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GENERAL INSURANCE SERVICES, INC. et al. v. MARCOLA; and vice versa.
A97A1846.
A97A1847.
MCMURRAY, Presiding Judge.
Action on contract. Bibb Superior Court. Before Judge Christian.
Plaintiff Linda F. Marcola f/k/a Linda Mobley brought this contract action against defendants General Insurance Services, Inc. ("GIS") and its president, Karl Byers, alleging "On or about October of 1990, the Plaintiff agreed to sell and the defendants' [sic] agreed to purchase from the Plaintiff a business known as Mobley Insurance Agency. The purchase price of said agency was Thirty Three Thousand Five Hundred Dollars ($33,500.00). The Defendant or Defendants have paid the approximate amount of $13,642.58 leaving an approximate balance of $19,857.42." Plaintiff also sought $1,263.94 as the unpaid balance due for the contents of the office. By amendment, she further alleged that defendants "entered into an employment contract with the plaintiff . . . for a period of 12 months . . . [whereby] plaintiff was to receive $1,000.00 per month as office manager." Defendants denied the material allegations and counterclaimed for a return of all sums paid to plaintiff as the purchase' price for Mobley Insurance Agency, alleging plaintiff had "breached and entirely denied . . . the benefit of said contract. . . ."
The case was tried before a jury which returned a verdict for plaintiff as to all the damages she sought. Defendant Karl Byers' motion for judgment notwithstanding the verdict was granted while the motions of defendant GIS for judgment notwithstanding the verdict and for new trial were denied. In Case No. A97A1846, defendant GIS appeals from the judgment entered on the jury's verdict. In Case No. A97A1847, plaintiff cross-appeals. Held:
Case No. A97A1846
1. Once a case has been submitted to the jury and a judgment rendered on its verdict, the denial of a summary judgment motion is a moot issue. White v. Lance H. Herndon, Inc., 203 Ga. App. 580 (1) (417 SE2d 383). Consequently, defendant's first enumeration presents nothing for review.
2. In its second and third enumerations, defendant GIS contends the trial court erred in denying its motions for directed verdict and judgment notwithstanding the verdict and also for new trial, on the ground that plaintiff failed to prove the terms of her purchase and sale agreement and her contractual damages resulting from defendant's failure to pay. We disagree.
(a) "Where a jury returns a verdict and it has the approval of the trial judge, the same must be affirmed on appeal if there is any evidence to support it as the jurors are the sole and exclusive judges of the weight and credit given the evidence. [Cits.]" Taylor v. Ga. Power Co., 136 Ga. App. 412, 413 (1) (221 SE2d 222). A directed verdict or j.n.o.v. should not be granted unless "there is no conflict in the evidence as to any material issue and the evidence introduced, with all reasonable deductions therefrom, shall demand a particular verdict. . . ." OCGA 9-11-50 (a).
Attached to defendants' answer and counterclaim is the written agreement between plaintiff and defendant GIS. Plaintiff identified "the contract that [she] and [defendant] Karl [Byers] signed together. . . ." During cross-examination, plaintiff affirmed she was "referring to this October 1990 contract we've been talking about saying that the purchase price he [sic] was paying you for [including] a figure here, . . . $13,642 and some odd [received], leaving an approximate balance [due] of $19,857.42." Subject to the results of an audit, defendant GIS promised to pay plaintiff $33,500, calculated as "50 % of estimated commissions generated from October 1, 1989, to October 1, 1990, which amount is estimated to be $67,000.00. . . ." Thus, the existence of the sales agreement and its material terms were not matters of factual dispute. The evidence, including defendant's cross-examination, made out a prima facie case of plaintiff's damages for breach of the purchase and sale agreement. Whether defendant's audit figures in support of its claim for offset were accurate and determined in good faith were questions for the jury. Consequently, the trial court did not err in denying defendant's motion for directed verdict or j.n.o.v., on the ground that plaintiff failed to prove her damages for that claim.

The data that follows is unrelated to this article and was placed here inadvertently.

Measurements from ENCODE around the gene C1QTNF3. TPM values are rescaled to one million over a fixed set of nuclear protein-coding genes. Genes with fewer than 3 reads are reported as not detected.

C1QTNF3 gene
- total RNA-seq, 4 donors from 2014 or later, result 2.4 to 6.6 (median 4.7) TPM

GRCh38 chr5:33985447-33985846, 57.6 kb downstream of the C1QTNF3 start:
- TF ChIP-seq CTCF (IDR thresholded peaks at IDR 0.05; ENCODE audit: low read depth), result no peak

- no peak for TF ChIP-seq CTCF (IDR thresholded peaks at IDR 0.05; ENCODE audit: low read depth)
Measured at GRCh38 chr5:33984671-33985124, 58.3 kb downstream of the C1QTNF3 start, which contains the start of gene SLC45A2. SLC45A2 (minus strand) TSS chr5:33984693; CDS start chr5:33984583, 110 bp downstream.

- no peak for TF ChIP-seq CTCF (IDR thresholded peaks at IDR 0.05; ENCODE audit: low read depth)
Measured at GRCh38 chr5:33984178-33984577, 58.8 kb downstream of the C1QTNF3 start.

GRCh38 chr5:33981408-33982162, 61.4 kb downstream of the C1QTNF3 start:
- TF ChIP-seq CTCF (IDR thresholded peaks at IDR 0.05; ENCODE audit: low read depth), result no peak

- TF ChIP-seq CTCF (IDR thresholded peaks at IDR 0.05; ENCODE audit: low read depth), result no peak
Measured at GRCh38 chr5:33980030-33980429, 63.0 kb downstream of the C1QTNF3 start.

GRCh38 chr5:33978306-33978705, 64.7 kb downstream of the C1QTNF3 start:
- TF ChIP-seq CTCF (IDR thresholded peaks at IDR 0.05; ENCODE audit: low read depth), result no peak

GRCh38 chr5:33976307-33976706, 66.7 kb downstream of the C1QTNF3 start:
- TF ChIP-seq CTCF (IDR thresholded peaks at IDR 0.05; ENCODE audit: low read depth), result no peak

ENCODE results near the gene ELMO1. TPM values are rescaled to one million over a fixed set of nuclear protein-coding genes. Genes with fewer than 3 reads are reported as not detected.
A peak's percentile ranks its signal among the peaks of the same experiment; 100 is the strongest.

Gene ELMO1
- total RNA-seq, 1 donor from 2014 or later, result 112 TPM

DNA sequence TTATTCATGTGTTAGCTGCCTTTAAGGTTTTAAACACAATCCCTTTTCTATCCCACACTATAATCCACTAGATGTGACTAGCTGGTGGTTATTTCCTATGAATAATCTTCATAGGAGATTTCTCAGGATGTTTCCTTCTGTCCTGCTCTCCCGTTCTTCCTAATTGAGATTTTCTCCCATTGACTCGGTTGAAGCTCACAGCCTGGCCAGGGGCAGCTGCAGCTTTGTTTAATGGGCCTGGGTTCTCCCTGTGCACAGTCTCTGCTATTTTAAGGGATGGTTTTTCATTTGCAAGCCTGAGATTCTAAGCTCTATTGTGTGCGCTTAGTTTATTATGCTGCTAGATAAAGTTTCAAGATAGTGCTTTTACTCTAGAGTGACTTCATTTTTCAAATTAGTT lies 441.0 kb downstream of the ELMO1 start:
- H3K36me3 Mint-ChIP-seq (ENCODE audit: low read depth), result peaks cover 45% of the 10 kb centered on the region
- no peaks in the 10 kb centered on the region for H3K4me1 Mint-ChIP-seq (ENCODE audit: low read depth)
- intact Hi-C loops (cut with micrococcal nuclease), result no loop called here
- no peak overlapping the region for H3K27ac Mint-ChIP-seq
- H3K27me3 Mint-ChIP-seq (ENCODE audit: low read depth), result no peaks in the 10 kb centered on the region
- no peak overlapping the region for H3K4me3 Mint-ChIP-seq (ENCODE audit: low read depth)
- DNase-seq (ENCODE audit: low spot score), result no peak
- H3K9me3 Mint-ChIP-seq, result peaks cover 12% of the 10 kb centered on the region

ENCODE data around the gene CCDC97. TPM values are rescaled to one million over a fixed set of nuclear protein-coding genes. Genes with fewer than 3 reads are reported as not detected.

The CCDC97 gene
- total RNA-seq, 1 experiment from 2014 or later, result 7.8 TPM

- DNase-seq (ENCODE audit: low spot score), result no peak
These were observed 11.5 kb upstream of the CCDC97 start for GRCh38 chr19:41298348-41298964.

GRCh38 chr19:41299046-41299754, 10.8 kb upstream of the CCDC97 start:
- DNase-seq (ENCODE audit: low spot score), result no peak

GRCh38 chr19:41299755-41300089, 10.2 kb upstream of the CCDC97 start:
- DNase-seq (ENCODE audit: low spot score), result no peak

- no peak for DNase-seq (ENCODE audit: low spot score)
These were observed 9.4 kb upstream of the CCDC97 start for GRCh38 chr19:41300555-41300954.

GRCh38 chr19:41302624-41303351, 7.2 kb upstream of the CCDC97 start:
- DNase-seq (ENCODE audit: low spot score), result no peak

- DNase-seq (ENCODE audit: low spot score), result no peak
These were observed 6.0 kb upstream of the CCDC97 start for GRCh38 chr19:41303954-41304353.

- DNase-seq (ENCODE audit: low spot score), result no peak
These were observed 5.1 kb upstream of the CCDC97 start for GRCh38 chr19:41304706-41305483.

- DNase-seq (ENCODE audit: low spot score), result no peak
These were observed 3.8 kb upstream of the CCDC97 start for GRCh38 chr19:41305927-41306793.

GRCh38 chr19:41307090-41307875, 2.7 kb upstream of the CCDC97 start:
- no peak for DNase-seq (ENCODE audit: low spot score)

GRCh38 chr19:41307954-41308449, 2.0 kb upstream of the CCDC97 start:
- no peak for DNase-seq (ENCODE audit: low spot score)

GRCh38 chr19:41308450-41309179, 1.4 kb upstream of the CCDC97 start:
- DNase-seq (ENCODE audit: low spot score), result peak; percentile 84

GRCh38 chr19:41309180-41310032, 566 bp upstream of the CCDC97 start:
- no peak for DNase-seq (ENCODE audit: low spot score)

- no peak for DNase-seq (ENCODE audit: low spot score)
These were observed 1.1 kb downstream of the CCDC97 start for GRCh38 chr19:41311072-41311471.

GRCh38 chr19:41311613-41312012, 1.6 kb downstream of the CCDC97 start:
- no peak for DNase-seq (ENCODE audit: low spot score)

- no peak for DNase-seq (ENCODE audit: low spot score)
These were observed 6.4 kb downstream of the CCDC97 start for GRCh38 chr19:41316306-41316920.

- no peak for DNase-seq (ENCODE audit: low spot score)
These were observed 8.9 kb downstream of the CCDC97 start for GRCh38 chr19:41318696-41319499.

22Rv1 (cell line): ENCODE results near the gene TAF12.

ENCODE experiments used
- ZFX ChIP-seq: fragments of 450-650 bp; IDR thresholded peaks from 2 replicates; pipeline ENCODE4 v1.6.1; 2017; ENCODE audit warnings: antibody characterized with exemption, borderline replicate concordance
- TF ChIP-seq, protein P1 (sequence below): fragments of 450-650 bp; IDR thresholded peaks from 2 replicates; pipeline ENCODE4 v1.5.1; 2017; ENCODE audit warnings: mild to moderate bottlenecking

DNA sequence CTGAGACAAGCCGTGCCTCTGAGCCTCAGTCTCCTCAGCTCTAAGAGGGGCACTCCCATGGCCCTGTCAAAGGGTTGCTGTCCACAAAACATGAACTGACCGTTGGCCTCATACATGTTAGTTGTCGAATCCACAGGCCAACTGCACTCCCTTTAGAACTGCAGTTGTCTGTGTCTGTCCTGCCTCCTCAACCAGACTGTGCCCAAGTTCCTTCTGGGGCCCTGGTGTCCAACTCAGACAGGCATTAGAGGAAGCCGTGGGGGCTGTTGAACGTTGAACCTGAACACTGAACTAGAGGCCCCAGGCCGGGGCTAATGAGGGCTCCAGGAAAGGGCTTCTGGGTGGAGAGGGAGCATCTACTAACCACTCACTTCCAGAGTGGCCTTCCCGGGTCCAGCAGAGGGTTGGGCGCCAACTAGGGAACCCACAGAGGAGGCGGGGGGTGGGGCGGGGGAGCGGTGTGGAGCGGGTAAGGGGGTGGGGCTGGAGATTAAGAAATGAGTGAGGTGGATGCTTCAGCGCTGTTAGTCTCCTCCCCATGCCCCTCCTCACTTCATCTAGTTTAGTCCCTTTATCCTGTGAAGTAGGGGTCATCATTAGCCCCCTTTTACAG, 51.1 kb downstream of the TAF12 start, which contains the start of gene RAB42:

(b) Relying on Beasley v. Paul, 223 Ga. App. 706 (1), 707 (478 SE2d 899), defendant GIS also argues that, even if the grant of a directed verdict may be precluded because there is evidence to support a verdict for the nonmovant plaintiff, nevertheless, a new trial is authorized because that verdict is contrary to or against the great weight of the evidence when viewed as a whole.
"No court except the trial court is vested with the authority to grant a new trial in a matter relating to the weight of the evidence. [Cit.] 'The appellate courts are not vested with discretion in this regard as are . . . the trial courts.' [Cit.]" Allstate Ins. Co. v. Brannon, 214 Ga. App. 300, 304 (5) (447 SE2d 666). See also OCGA 13-6-4. "Thus, the only query [raised by defendant's third enumeration] is whether the evidence supported the verdict. [Cits.]" Daniels v. Hartley, 120 Ga. App. 294 (170 SE2d 315). We have already determined the evidence is sufficient to support the plaintiff's verdict for breach of the purchase and sale agreement. Consequently, this enumeration is without merit.
3. In its fifth enumeration, defendant GIS contends the trial court erred in giving the following jury instruction: "For purposes of determining whether or not a corporate entity was used to perpetuate a fraud a person commits fraud when that person makes a misrepresentation which is intended to deceive and which does deceive," whereupon the trial court defined actual and constructive fraud and charged the elements of fraud in the inducement.
It is clear the jury was directed to consider solely the acts of defendant Karl Byers and not those of defendant GIS. Nothing in these instructions purports to authorize a verdict against defendant GIS on the basis of fraud in the inducement. We find no error.
4. Defendant GIS's Request to Charge No. 13 sought credit toward the purchase price for payments made by defendants which "inured to the benefit of the Plaintiff, conferred value to her to the extent of the payment, or satisfied obligations she would have otherwise had to satisfy. . . ." The failure of the trial court to give this instruction is enumerated as error.
"A request to charge must embody a correct, applicable and complete statement of law, legal and perfect in form and adjusted to the pleadings and evidence; it must not be argumentative or seek an expression of opinion on the part of the court; and it must not be so phrased so as to have tendency to confuse and mislead the jury or to becloud the issues in the case. [Cits.]" Cohen v. Sapp, 110 Ga. App. 413, 415 (2) (138 SE2d 749), overruled on other grounds, Peppers v. Smith, 151 Ga. App. 680 (1), 681 (261 SE2d 427).